on fixes for this problem in future versions of Schema, but clearly the
horse is already out of the barn on this one.



	From: Ash Parikh [mailto:ash@rainingdata.com] 
	Sent: Monday, December 05, 2005 7:14 PM
	To: Friedman, Eric D.; steve.g.jones@capgemini.com;
	Subject: RE: [soa-blueprints] The Myth of ESB... is it a blueprint
or a pattern...


	Should this happen inside an ESB or a SOA Repository Eric?




	A S H   P A R I K H 
	Director of Development and Technology, EAG 
	Raining Data Corporation (NASDAQ: RDTA) 
	"Technology for Innovative Solutions" 
	www.rainingdata.com <file:///\\www.rainingdata.com\>  
	+1 (510) 673-2922 - Office
	+1 (510) 372-0432 - eFax 
	ash@rainingdata.com - Email 

	Co-Chair: SDForum Web services SIG

	Founding Member: OASIS SOA Blueprints TC




	From: Eric.D.Friedman@wellsfargo.com
	Sent: Monday, December 05, 2005 5:10 PM
	To: steve.g.jones@capgemini.com; soa-blueprints@lists.oasis-open.org
	Subject: RE: [soa-blueprints] The Myth of ESB... is it a blueprint
or a pattern...

	We're 2+ years into a production ESB implementation in my line of
business, so I think I can speak with some authority on this one.


	Writing services has become easier, but it's still not easy.  Having
an ESB and an associated team lets us approach services from a 'center of
excellence' standpoint.  


	No vendor has come up with good solutions to the challenge of
versioning services.  Indeed, it's very hard to write XML Schemas that
version well - it's a defect of the schema for schemas itself, not just a
vendor gap (though it is that too).  So, our ESB gives us an opportunity to
buffer our development teams against the thrash in the enterprise beyond.


	Services are often delivered in "one size fits all" format.  An ESB
is a chance for us, as one of many lines of business, to tailor that service
to our own ends, adding caching or applying security and visibility
restrictions.  This goes to Steve's point about needing to assume that buses
are >1 in number.


	The ESB lets us forward responsibility for certain kinds of
complexity.  If an enterprise service only provides a SOAP/HTTP interface,
we can put an ESB service in front of it that does guaranteed delivery using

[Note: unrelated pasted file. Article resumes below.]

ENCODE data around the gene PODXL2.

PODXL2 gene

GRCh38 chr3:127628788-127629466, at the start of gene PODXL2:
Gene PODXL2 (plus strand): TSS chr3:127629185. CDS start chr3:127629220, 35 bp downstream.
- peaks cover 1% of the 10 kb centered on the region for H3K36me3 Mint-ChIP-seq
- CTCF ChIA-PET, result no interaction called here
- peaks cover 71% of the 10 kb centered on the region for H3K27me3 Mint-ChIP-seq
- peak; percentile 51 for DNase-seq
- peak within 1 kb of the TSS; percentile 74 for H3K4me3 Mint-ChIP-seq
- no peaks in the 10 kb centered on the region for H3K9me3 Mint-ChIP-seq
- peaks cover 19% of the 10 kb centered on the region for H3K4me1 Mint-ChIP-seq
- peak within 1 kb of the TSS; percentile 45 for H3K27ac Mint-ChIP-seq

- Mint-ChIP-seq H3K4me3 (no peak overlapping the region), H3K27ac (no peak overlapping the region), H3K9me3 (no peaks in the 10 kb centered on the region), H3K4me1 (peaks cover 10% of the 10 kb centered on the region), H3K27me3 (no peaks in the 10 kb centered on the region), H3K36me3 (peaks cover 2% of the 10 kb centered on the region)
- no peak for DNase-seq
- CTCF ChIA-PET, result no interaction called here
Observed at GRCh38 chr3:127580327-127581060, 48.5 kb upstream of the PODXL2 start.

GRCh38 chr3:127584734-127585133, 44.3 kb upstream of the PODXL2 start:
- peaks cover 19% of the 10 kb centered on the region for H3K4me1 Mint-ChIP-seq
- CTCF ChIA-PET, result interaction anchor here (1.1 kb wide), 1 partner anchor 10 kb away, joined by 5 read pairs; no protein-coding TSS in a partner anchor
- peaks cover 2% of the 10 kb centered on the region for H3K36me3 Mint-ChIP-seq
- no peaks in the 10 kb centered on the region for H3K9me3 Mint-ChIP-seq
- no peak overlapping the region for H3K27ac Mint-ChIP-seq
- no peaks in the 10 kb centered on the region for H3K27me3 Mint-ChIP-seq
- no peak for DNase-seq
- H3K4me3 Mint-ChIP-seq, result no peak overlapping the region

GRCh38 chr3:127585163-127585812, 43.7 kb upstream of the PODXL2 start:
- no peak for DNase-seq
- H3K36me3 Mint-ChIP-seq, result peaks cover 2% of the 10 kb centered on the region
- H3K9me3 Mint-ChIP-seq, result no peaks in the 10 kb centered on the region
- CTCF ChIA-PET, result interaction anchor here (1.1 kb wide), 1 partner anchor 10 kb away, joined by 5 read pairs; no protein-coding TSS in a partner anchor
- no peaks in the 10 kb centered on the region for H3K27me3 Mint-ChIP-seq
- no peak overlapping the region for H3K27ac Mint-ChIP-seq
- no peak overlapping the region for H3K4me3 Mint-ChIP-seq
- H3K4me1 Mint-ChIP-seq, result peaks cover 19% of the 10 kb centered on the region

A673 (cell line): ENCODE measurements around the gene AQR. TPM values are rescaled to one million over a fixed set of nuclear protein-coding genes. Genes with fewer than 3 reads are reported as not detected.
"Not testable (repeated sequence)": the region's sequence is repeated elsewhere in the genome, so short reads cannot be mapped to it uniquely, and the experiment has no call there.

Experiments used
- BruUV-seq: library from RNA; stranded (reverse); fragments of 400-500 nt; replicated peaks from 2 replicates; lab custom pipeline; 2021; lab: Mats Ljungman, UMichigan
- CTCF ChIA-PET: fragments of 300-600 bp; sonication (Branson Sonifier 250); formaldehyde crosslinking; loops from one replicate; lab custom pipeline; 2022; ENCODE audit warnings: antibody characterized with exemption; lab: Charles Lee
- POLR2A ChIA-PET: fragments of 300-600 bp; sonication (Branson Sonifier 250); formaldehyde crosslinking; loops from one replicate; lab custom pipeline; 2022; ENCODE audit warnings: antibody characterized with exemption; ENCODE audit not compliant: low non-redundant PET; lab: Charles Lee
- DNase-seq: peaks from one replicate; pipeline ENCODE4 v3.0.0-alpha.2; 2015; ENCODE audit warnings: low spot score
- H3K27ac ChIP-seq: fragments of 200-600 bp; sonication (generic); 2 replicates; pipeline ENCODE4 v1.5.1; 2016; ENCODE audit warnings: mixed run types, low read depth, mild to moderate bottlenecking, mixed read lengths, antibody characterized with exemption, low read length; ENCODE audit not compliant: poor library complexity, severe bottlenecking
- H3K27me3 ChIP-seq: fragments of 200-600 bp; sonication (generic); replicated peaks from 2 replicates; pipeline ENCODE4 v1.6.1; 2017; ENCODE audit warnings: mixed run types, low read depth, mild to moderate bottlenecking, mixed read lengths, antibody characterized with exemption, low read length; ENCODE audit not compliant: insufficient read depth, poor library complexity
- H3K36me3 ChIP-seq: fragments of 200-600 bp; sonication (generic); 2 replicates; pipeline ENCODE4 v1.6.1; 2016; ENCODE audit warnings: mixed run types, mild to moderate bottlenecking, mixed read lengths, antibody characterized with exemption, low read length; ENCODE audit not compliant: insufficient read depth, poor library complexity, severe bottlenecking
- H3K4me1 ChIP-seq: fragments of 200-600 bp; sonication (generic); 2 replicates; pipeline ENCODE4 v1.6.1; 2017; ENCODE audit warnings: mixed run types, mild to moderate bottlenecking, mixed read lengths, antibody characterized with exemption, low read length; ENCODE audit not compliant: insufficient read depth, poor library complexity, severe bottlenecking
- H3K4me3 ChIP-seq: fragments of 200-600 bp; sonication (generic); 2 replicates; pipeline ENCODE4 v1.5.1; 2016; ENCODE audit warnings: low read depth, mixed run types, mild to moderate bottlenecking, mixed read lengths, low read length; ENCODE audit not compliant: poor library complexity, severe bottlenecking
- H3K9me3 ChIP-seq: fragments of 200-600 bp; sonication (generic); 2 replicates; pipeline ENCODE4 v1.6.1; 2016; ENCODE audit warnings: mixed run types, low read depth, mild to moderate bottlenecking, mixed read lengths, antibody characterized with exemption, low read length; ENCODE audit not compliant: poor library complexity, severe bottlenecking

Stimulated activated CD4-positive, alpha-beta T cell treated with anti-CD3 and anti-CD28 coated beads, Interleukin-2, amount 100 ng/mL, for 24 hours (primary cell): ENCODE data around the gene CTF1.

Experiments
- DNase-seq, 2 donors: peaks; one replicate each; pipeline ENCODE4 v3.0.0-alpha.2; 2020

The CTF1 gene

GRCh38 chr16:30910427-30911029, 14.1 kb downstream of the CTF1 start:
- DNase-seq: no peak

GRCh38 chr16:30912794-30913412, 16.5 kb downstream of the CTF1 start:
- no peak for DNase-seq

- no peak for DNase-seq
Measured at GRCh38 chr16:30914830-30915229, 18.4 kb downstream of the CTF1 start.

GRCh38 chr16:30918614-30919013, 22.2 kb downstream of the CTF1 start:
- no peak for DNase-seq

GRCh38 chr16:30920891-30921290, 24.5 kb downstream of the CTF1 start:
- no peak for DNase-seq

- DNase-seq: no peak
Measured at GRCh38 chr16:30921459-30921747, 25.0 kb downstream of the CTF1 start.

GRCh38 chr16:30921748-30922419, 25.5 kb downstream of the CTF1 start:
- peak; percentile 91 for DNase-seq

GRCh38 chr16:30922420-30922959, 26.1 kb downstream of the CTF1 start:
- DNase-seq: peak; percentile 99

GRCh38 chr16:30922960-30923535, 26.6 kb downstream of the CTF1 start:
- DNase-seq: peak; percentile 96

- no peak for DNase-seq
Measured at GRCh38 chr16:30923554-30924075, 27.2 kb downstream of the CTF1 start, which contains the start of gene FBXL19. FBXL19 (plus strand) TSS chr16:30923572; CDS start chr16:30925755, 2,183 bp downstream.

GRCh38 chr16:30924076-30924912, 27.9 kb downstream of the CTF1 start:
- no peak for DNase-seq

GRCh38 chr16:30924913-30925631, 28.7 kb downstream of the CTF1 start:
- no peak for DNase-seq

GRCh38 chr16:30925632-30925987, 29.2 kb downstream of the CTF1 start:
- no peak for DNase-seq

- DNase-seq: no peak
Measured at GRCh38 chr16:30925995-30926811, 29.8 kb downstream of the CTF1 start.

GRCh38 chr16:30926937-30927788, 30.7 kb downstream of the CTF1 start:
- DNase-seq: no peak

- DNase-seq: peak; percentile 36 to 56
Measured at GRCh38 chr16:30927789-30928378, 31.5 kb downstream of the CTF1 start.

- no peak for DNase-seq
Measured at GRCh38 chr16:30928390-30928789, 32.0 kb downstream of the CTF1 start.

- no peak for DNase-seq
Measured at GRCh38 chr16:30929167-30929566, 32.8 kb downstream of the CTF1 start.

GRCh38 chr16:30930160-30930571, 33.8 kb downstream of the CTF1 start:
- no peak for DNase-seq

JMS and then let the ESB be responsible for getting it through to the
less-reliable interface.


	The ESB is the natural place to implement fan-out of parallel
service calls.  Multithreaded programming is hard enough that we don't want
most developers doing it.  Doing this sort of thing in the ESB lets it
provide "value add" aggregating services that the enterprise will not cover.


	Looking into my crystal ball, I think the next big push in this
arena will be to virtualize ESBs.  Today, our ESB is a network-addressable
endpoint with SLAs and the whole shooting match.  In a heterogeneous
computing environment we'll always need that to some extent, but it is
reasonable to ask why we'd continue to incur the cost of network indirection
for the ESB when we can just co-deploy.  Perhaps with the rise of 'utility
computing' that will just "happen" in infrastructure and we won't have to
think about it.


	Eric Friedman

	Wells Fargo Private Client Services Architecture



	From: Jones, Steve G [mailto:steve.g.jones@capgemini.com] 
	Sent: Monday, December 05, 2005 3:33 PM
	To: soa-blueprints@lists.oasis-open.org
	Subject: [soa-blueprints] The Myth of ESB... is it a blueprint or a



	A question to the group 


	Back in the old "Enterprise Application Integration" days the
vendors pushed a model which had either a single broker in the middle, or a
bus in the middle.  The common element was always that "one" thing in the
centre.  We are now seeing the same thing with ESB, the concept of a single
bus (product) that rules the enterprise.  With EAI one of the biggest
challenges was that product centric view of the world which led to
organisations being left with "legacy" EAI which is as much of an issue as
the applications it was meant to make easy to access (any Monk programmers
out there?).


	So what my strawman is to this group (and as the Soalogic thing
evolves its quite important) is that concept of bus federation is essential
to an SOA Blueprint, you must assume that there will be multiple busses,
potentially at all levels, these may use similar technology (even identical)
but the principles of federation should be the default for a well formed
SOA.  Now is this a pattern or a blueprint, and if a blueprint where should
it be considered.  My viewpoint is that there needs to be an official
counterpoint to the vendor view that takes a Lord of the Rings (one ESB to
find them all and in the darkness bind them) approach to delivery.  The best
ESB is the one that assumes it isn't the only thing around.






	Steve Jones | Capgemini 

	CTO, Application Development Transformation

	T +44 870 906 7026| 700 7026| www.capgemini.com

	m: steve.g.jones@capgemini.com <mailto:steve.g.jones@capgemini.com>

	txt: +44 (0) 7891157026

	Join the Collaborative Experience